Bad sportsmanship?
Sure.
Chainsaws?
Why not!
Nothing can
possibly go wrong.


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First Second
Prudence Shen
Faith Erin Hicks


Faith Erin Hicks

Page 175

Hey guys, Faith here.  Remember a while back I blogged about how I ended up adapting and drawing Nothing Can Possibly Go Wrong? Prudence and I thought it would be great fun to hear that story from the publishing end of things, so without further ado, here is our wonderful editor Calista with the story of how Nothing Can Possibly Go Wrong went from novel to comic to … uh, eventually, a physical book object that you will hopefully buy in a few months! Enjoy. ;)

Hi everyone! It’s Calista Brill, the editor of NCPGW, reporting for guest blogger duty!

Prudence and Faith invited me to blog about how Nothing Can Possibly Go Wrong came to be—a story I’m well-placed to tell, as I’m the editor of the project.

This is an exciting story with a cast of thousands! Well, a cast of five.

Calista = editor (works for First Second)
Faith = cartoonist
Bernadette = agent (works for Faith)
Prudence = writer
Diana = agent (works for Prudence)

You may or may not know that NCPGW started life as a prose (all-text) novel for young readers called “Voted Most Likely.” Prudence wrote it, revised it, gave it to her agent, and had her agent shop it around, as a conventional novel.

Well, I edit graphic novels, not text novels. But Pru’s agent knew I was a big fan of hers, and she let me take a peek at the book. I fell in love with it, and selfishly decided that it must obviously have a life as a graphic novel — so I could work on it! That’s not the only reason, obviously. I was also convinced that the goofy humor and subtle friendship at the book’s core would be very well-served in comics form. And I had an idea about who the ideal cartoonist would be…

I talked to Diana, Pru’s agent, and she talked to Pru, and they agreed with me! We decided to do an unusual deal: I bought the publication rights for the book, but with the explicit intent of having the text adapted into graphic novel form. And then I got on the horn with Faith’s agent, Bernadette, and asked her if she thought Faith would be interested in being involved. We were just finishing up work on Friends With Boys at that point, I think, and I already knew I wanted to work with Faith again as soon as possible, and again after that, and as long as she’d have me as her editor, basically.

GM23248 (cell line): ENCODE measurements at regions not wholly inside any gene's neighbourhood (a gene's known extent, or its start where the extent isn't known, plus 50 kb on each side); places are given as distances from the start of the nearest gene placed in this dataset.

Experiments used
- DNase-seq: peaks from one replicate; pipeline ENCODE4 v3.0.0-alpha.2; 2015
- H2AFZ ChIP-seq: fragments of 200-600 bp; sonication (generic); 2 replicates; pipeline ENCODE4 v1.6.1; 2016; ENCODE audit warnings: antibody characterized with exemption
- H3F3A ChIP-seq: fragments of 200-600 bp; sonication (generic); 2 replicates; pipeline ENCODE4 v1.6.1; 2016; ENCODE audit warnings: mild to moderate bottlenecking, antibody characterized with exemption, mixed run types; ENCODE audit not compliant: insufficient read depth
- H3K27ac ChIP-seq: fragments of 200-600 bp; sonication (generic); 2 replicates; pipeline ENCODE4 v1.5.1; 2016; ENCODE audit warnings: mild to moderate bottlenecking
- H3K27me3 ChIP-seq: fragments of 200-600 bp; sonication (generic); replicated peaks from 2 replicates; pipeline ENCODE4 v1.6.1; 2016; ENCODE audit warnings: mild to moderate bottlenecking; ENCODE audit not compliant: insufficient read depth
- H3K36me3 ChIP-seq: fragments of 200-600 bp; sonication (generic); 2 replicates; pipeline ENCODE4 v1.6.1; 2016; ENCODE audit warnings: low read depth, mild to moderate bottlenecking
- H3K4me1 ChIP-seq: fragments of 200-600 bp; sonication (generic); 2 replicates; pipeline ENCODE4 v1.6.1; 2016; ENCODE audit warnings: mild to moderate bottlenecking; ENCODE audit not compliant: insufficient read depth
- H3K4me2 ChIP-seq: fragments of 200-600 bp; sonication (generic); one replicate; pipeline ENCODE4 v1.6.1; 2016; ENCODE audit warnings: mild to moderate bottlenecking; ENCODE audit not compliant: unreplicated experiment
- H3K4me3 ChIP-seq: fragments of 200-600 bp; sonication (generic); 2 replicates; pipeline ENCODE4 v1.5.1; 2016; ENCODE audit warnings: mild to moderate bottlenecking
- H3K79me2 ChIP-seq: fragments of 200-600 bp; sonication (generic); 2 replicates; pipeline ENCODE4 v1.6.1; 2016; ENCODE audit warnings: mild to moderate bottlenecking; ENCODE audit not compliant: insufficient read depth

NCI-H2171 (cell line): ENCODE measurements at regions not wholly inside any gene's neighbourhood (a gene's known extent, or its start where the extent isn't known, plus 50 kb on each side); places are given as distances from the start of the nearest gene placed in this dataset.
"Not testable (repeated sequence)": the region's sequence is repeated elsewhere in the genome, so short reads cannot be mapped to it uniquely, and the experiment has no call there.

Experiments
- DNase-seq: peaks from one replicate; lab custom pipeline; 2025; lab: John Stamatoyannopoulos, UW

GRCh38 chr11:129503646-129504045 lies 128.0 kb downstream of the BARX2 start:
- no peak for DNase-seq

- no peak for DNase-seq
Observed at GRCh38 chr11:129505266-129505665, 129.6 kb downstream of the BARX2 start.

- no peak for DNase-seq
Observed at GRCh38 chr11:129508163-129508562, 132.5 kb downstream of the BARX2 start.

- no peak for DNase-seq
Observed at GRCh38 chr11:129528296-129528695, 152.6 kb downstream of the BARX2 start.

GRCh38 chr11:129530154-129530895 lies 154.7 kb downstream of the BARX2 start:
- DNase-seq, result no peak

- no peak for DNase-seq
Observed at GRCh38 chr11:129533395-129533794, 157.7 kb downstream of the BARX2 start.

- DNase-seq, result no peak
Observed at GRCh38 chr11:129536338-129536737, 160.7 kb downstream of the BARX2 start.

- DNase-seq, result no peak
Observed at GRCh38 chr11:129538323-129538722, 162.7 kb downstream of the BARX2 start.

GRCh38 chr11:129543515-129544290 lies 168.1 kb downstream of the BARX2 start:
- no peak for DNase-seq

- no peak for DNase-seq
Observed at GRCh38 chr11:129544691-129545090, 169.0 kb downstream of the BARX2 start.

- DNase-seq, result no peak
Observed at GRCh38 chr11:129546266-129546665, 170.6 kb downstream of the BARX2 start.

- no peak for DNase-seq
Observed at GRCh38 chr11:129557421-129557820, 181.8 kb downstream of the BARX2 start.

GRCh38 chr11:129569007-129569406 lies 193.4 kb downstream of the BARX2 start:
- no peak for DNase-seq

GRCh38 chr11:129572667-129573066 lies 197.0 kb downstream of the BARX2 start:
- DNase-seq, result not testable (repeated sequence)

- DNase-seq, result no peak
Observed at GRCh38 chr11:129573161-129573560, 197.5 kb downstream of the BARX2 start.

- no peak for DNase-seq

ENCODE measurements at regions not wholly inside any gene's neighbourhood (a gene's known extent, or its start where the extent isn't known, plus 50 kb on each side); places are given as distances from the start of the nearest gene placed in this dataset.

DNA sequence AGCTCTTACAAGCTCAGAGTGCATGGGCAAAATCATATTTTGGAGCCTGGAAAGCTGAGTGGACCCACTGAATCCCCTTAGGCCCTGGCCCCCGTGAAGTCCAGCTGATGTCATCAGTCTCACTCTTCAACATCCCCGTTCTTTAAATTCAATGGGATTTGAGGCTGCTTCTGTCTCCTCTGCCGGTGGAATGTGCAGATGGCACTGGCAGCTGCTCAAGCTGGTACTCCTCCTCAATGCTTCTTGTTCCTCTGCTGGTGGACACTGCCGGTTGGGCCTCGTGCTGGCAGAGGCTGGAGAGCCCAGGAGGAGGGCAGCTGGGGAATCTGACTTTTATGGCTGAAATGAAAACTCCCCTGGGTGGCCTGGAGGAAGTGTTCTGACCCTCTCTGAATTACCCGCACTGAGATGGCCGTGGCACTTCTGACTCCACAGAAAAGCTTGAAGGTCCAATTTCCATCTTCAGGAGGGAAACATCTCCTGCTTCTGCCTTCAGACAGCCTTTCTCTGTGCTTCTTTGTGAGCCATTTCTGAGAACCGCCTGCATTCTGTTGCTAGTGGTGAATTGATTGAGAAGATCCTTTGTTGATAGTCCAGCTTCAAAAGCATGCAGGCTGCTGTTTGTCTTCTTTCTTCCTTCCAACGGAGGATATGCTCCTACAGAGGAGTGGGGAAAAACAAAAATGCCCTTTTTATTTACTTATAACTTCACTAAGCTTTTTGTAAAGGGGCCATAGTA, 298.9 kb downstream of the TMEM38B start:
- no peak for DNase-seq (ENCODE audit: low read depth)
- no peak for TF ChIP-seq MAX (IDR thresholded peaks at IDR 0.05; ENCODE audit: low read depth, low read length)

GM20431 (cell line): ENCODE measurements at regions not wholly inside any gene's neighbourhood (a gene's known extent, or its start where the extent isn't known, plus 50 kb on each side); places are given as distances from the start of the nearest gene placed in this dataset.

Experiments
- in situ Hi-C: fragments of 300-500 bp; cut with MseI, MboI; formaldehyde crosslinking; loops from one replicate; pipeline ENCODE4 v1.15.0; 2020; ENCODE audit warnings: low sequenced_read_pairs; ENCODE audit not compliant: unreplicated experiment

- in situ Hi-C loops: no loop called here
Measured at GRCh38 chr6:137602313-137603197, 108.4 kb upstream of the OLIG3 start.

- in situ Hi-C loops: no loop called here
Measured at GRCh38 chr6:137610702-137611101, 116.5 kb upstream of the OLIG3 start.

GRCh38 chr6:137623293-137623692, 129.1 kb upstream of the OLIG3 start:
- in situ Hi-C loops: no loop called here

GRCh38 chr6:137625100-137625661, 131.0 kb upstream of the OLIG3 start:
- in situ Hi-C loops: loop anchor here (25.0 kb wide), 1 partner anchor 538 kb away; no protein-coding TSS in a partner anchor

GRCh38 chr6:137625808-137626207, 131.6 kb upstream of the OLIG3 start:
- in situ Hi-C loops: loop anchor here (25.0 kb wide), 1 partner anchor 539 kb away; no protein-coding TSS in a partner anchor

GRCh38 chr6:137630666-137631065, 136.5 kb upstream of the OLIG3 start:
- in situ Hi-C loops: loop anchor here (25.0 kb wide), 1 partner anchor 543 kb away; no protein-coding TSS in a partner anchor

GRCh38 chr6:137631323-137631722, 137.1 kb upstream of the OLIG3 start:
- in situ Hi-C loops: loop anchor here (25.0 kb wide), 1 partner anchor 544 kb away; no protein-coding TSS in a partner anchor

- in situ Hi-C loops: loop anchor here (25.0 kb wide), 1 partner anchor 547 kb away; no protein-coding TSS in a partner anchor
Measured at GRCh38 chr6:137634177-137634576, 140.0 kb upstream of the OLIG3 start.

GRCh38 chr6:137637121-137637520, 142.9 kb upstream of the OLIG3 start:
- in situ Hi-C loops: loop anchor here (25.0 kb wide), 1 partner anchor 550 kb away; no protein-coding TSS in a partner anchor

Faith read the book, loved it, and said yes — and we were off! The first step was for Faith, with input from me and Pru, to adapt the manuscript into a graphic novel script. This meant cutting out a few plot lines and trimming some other elements of the original novel significantly. (There was a lot more basketball in the novel, for instance.) And even after all that trimming, NCPGW is about 300 pages! That is a lot of drawing to take on. It’s a good thing Faith is an indestructible comics-making superhero, is all I’m saying.

So Faith made it through those 300 pages without actually exploding, and Pru moved about eight times while the project was underway, and Diana got flooded out in Hurricane Sandy, and Bernadette got flooded out in Hurricane Irene, and I started writing fanfic sequels in my head where Nate and Holly become the world’s scariest high school power couple, and somewhere in there the book was finished, and started serializing online, and we sent the files to the printer, and now it’s coming out in the spring as a Real Book, you guys!

…And that is the story of how five grown-ass ladies came together to make a comic book about a couple of dumb-ass boys.

(Secret insider fun fact: for about one day NCPGW was titled “Nothing Even Caught on Fire!” until our head of sales nixed it. Probably for the best, but it still makes me smile.

10 Comments

“Nothing Even Caught on Fire” is an awesome title (says the girl who likes the tagline involving chainsaws….). And wowza, this is going to be one thick book if it’s 300 pages (I’m used to manga books at 180 pages), is it really going to be just one book?


Love hearing the behind the scenes stuff! I think it changes the way the reader sees the work. and it always makes me want to be part of a graphic novel team!


I love that just yesterday we thought that the cheerleaders would be the scary reason for the phone call. One of the interesting parts of the webcomic delivery style of story telling is the tension that comes from waiting for the next page.

Also, great insights Calista. Thanks for sharing your experience. I definitely share many of your tastes considering that First Second books are starting to take over my wishlist for 2013!


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